9 vehicles with fresh design, smart safety additions and other features drivers will love
by James R. Healey, AARP, October 2, 2018|Comments: 0
PHOTO BY: Courtesy of Honda North America
En español | The days of excitement over a unified new car model year are as old school as roll-up windows and cigarette lighters. Car enthusiasts who once relished the fall introduction of each year's new products with an eager eye for innovative features and design now must keep track of fresh looks, interior revisions, safety additions and other tweaks that make a model "new" throughout the year — as automakers try to stay ahead of their competition. Still, there's a lot for grownup drivers to consider in 2019 vehicles now. Here are 10 of the honestly all-new, or thoroughly revised, makes and models.
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“More space. More storage. More leather. More technology." That's what Fiat Chrysler says about the 2019 version of its popular truck. We say the luxury features (extra legroom and a more car-like ride) are likely to appeal to drivers transitioning from comfortable cars to trucks. From the optional gee-whiz 12-inch infotainment screen to easily overlooked (but thoughtful) tweaks such as the flat (no more center hump) rear floor in crew-cab models and the snap-down pop-out carpet mat, Ram has well improved this latest update.
PHOTO BY: Courtesy of General Motors
Cadillac’s first small SUV is a good-looking new entry in this increasingly crowded field — and a true all-new vehicle. It has a punchy turbocharged engine and high-tech safety features, including "Safety Alert Seat," which sends a pulse to the left, right or both sides of the driver’s seat to indicate the location of potential danger. But old-school drivers may like that the XT4 revives dashboard buttons to control common functions, such as the heater, at a time when many makers are eliminating buttons in favor of touch-screen or joystick controls. (The touch screen remains to control phone, stereo and maps.)
PHOTO BY: Courtesy of Honda Motor Corp.
This hybrid is perfect for those who don't need to make a statement with their hybrid car but who do want a well-made ride that uses less fuel. The Insight is relatively affordable and a good buy for drivers who are looking at fixed incomes (about $24,000 to start). Plus, it gets 52 mpg, so your gas budget may go down. You also get automatic braking, lane keeping, a multi-angle backup camera and more of what are now considered to be must-have safety features.
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Hyundai Santa Fe
The new Santa Fe is bigger than the current Santa Fe Sport, which it replaces, with a new eight-speed automatic transmission. It also comes with a long list of fun features such as a panoramic sunroof and wireless device-charging on the center console, plus a whole package of safety features (including forward collision-avoidance assist with pedestrian detection). Hyundai also will offer a diesel engine for those who put fuel economy first on their "must" list.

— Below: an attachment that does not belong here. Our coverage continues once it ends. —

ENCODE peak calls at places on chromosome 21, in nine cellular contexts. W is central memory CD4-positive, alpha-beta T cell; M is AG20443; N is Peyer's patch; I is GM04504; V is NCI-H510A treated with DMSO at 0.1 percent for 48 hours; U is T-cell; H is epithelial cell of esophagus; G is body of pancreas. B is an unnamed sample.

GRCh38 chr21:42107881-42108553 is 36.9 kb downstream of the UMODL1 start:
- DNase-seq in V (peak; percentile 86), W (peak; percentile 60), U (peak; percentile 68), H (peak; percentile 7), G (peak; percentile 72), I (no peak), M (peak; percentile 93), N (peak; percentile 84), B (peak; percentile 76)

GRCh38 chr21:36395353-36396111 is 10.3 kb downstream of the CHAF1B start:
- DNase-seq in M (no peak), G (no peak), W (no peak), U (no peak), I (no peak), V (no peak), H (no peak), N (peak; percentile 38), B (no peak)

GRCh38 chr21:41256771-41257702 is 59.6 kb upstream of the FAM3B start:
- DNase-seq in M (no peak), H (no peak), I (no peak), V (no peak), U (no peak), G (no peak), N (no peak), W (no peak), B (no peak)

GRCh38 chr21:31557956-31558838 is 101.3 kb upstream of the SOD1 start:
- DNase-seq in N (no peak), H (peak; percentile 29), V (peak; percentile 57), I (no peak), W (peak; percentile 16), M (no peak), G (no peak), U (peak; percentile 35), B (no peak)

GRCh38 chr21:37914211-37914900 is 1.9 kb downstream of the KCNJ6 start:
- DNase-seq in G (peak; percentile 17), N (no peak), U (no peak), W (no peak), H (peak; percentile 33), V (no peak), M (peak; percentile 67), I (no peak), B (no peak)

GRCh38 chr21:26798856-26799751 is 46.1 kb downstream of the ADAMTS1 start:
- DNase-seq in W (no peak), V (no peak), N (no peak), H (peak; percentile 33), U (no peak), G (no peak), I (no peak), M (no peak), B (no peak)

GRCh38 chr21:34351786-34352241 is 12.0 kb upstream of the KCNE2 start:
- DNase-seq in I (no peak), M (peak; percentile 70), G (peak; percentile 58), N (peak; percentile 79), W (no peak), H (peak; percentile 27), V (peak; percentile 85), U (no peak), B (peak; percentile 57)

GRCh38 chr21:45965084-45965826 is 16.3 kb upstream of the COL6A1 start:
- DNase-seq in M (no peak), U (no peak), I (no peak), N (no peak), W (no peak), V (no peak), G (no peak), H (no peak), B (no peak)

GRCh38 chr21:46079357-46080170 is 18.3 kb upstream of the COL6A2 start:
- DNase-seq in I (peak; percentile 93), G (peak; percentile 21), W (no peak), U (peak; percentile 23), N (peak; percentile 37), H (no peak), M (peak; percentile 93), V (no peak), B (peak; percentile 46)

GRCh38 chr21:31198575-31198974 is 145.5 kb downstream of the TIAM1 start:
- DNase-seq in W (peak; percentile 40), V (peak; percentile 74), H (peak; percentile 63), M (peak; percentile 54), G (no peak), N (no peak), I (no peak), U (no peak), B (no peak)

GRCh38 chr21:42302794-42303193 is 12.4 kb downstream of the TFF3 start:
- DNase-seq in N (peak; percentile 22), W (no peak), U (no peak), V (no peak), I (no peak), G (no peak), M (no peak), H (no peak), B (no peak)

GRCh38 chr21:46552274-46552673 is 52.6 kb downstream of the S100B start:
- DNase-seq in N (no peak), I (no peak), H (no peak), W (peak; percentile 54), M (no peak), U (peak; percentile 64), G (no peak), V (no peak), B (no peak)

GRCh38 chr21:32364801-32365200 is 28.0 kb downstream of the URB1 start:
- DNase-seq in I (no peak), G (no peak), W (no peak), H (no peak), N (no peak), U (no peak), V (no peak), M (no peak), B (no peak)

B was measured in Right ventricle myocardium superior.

This small SUV offers a rare treat in its hybrid form: It both saves fuel and is fun to drive. The RAV4 — now Toyota’s best-seller, surpassing even the Camry — is now a little bigger and sits a bit higher off the ground, for a more rugged feel. The government hadn’t rated the XSE hybrid yet, but forecasts are mid-30s mpg in combined city-highway driving.
PHOTO BY: Courtesy of Infiniti
A midsize luxury SUV whose new model really is all new, it's smart looking and smart, and includes the latest assisted-driving technology. The ProPilot Assist feature offers “a hands-on driving assistant” that, among other feats, can keep you centered in your lane and a certain distance from the car in front of you.
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The redo of the 2019 Acura is a big step up from the already well-regarded 2018 model. The interior is roomier, the engine is more powerful, and it gets better gas mileage. It’s also chockablock with tech updates, including an armrest-level console touch pad that, after a little practice, lets you keep your eyes on the road while working the navigation, stereo and phone controls — rather than poke at the dashboard.
PHOTO BY: Courtesy of Nissan North America, Inc
Taking a page from old Detroit marketing, the fully redone midsize sedan is longer, lower, wider — about an inch of each. Altima has all-wheel drive for the first time, but only on the base model. Standard goodies include a heated steering wheel, automatic braking, and Apple CarPlay and Android Auto to integrate your phone into the car’s infotainment system. Add NissanConnect and you can update some features wirelessly; no need to hit the dealership.
PHOTO BY: Courtesy of General Motors
It still looks like a Chevy pickup — but it’s a little bigger, a lot roomier (for both people and cargo) and handy as a Swiss Army knife, with its dozen cargo tie-down straps, optional power tailgate, plus blind-spot cameras and hill-start assist, which holds the brakes momentarily or until you press the accelerator to prevent rolling backward. Diesel is optional.